The researchers at the Pohang University of Science and Technology (POSTECH) have succeeded to address one of the graphene issues. Two-dimensional materials such as graphene with pristine interfaces have a wide range of applications in many functional devices, including transistors and photodiodes. In order to use graphene efficiently, it must be transferred to the desired substrate with pristine interfaces, which is usually done by a carrier. In fact, graphene is mechanically exfoliated from growth substrates, which minimizes atomic defects in the transferred film and preserve the clean interfaces of the film by preventing exposure to wet chemicals, which leave ionic and metal impurities.
Van der Waals interactions assisted transfer is an efficient method for transferring graphene provided that the interactions between graphene and carrier film overcome the adhesive force of graphene to the underlying substrate. Graphene films grown on typical substrates including Cu and SiC do not satisfy the condition, so the fabrication of large-scale graphene with pristine interfaces remains challenging.
The films adhere to the substrates with the adhesion energies of 60 meV/carbon on Cu and 106 meV/C atom on SiC which are significantly higher than typical van der Waals interactions (which have adhesion energies between 40 to 50 meV/C atom). As a result, mechanical transfer by van der Waals forces achieves low yield. To overcome this problem, some carriers should be used, which have stronger adhesions to graphene than to the substrate. However, these methods require undesirable wet etching of the carriers.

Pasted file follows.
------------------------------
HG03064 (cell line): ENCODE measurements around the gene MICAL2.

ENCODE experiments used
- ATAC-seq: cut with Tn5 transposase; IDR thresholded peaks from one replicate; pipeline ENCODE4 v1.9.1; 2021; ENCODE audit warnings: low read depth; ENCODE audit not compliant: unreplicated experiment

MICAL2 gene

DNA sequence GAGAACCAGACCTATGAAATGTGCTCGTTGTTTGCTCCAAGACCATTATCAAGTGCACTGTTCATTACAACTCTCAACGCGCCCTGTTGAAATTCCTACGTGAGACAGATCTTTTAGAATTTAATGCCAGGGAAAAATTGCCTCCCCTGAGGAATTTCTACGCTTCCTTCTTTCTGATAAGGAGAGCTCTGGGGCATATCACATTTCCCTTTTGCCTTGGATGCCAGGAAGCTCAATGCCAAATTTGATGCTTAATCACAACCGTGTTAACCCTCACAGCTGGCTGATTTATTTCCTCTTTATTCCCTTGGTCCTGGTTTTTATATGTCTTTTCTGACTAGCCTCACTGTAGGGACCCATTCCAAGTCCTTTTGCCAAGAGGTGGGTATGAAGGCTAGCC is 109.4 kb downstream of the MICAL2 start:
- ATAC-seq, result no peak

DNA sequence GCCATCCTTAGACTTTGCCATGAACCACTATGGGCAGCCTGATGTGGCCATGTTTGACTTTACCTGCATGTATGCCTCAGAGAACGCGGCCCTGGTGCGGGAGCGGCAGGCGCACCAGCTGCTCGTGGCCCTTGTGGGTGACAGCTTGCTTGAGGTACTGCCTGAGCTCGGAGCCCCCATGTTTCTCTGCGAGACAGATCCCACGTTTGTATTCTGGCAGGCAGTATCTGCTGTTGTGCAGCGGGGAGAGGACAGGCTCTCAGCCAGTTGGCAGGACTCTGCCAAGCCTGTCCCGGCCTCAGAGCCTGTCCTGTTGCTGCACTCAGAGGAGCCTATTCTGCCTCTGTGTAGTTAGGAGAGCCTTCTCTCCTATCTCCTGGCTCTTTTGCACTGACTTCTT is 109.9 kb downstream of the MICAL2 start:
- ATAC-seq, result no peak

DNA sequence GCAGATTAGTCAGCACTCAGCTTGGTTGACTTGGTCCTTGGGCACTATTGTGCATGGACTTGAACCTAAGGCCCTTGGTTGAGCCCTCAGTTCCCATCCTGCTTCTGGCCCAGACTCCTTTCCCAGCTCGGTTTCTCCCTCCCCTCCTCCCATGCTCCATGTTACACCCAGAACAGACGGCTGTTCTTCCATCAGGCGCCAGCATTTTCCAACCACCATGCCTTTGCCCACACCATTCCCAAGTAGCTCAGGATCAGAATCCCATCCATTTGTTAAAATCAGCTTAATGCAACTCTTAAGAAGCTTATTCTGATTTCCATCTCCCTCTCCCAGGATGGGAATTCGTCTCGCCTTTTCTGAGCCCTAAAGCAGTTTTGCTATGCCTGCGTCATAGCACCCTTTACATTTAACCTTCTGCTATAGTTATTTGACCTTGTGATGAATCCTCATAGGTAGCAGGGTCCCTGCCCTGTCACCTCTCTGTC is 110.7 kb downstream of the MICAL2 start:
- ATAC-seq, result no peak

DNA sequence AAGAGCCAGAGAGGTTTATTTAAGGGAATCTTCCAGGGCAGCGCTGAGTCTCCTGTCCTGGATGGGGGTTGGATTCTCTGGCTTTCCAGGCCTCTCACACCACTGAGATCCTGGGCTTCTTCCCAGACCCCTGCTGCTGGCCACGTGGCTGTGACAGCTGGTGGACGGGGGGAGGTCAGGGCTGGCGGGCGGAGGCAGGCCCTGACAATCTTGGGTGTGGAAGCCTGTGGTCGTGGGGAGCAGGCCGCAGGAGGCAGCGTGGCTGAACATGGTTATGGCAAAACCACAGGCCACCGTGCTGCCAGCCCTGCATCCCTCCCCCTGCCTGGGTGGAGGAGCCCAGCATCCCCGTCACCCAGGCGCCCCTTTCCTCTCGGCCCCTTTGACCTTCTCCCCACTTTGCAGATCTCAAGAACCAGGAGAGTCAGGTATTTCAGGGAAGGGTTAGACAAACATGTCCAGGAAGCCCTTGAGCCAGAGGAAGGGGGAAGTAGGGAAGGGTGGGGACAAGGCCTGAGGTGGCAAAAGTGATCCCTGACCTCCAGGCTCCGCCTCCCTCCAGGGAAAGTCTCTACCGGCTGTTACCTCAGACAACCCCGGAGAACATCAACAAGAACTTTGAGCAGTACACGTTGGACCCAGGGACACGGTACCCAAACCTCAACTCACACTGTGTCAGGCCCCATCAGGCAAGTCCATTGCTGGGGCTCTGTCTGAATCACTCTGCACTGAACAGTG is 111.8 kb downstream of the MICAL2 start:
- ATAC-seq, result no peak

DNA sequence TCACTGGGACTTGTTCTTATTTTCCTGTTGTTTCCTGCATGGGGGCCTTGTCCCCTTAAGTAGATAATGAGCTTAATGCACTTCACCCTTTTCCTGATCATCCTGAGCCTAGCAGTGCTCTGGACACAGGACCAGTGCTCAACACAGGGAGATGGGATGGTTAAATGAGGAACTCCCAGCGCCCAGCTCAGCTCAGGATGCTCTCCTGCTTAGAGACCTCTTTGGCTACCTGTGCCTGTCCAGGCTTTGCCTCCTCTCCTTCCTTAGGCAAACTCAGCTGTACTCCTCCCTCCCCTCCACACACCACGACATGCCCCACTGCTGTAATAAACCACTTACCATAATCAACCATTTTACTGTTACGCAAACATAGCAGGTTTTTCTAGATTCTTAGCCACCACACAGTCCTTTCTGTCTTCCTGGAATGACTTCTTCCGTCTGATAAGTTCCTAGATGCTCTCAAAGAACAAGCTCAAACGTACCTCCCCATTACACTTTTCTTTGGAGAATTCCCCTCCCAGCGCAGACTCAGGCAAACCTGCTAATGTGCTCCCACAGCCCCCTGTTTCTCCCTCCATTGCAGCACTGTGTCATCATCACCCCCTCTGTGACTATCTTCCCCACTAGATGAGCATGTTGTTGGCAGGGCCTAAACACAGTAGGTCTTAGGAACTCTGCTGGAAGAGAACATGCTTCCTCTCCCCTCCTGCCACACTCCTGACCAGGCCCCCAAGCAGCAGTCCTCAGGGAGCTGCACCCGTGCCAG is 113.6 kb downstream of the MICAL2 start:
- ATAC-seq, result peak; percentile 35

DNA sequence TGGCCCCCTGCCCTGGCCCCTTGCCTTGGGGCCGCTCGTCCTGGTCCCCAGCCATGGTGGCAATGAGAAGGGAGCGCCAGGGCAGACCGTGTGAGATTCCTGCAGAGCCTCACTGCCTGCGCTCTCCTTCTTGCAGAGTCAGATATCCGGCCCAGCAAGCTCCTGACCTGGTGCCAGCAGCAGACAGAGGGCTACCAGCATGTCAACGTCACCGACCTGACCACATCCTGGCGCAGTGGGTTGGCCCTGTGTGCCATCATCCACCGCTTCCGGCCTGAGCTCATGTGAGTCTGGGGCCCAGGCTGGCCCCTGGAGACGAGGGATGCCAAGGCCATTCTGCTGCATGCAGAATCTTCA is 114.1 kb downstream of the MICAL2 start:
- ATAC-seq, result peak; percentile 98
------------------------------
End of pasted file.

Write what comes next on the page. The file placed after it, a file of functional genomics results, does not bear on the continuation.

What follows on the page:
Hence, the researchers presented an all-dry mechanical method for the transfer of graphene. In this method, large-scale graphene films can be transferred by non-destructive van der Waals interactions with hexagonal boron nitride (h-BN) carrier films. The key aspect is to provide easily-detachable graphene films. Graphene was grown on Ge(110) substrates, which has weak adhesion to the substrate. The graphene film can be effectively exfoliated and transferred while being attached to an h-BN superlayer by van der Waals interactions. The results show that the transferred films are uniform and continuous with the low density of defects. High-quality graphene film was grown on a Ge(110) substrate by chemical vapor deposition (CVD) and the whole h-BN/graphene composite film was mechanically exfoliated.
Since the production of clean and intact graphene having the minimum structural defects is of pivotal importance in the electronics industry, this technology is mainly employed to deposit graphene thin films in electronic devices.
The results of this study have been published in the Nano Letters journal with the title of "All-Dry Transfer of Graphene Film by Van der Waals Interactions".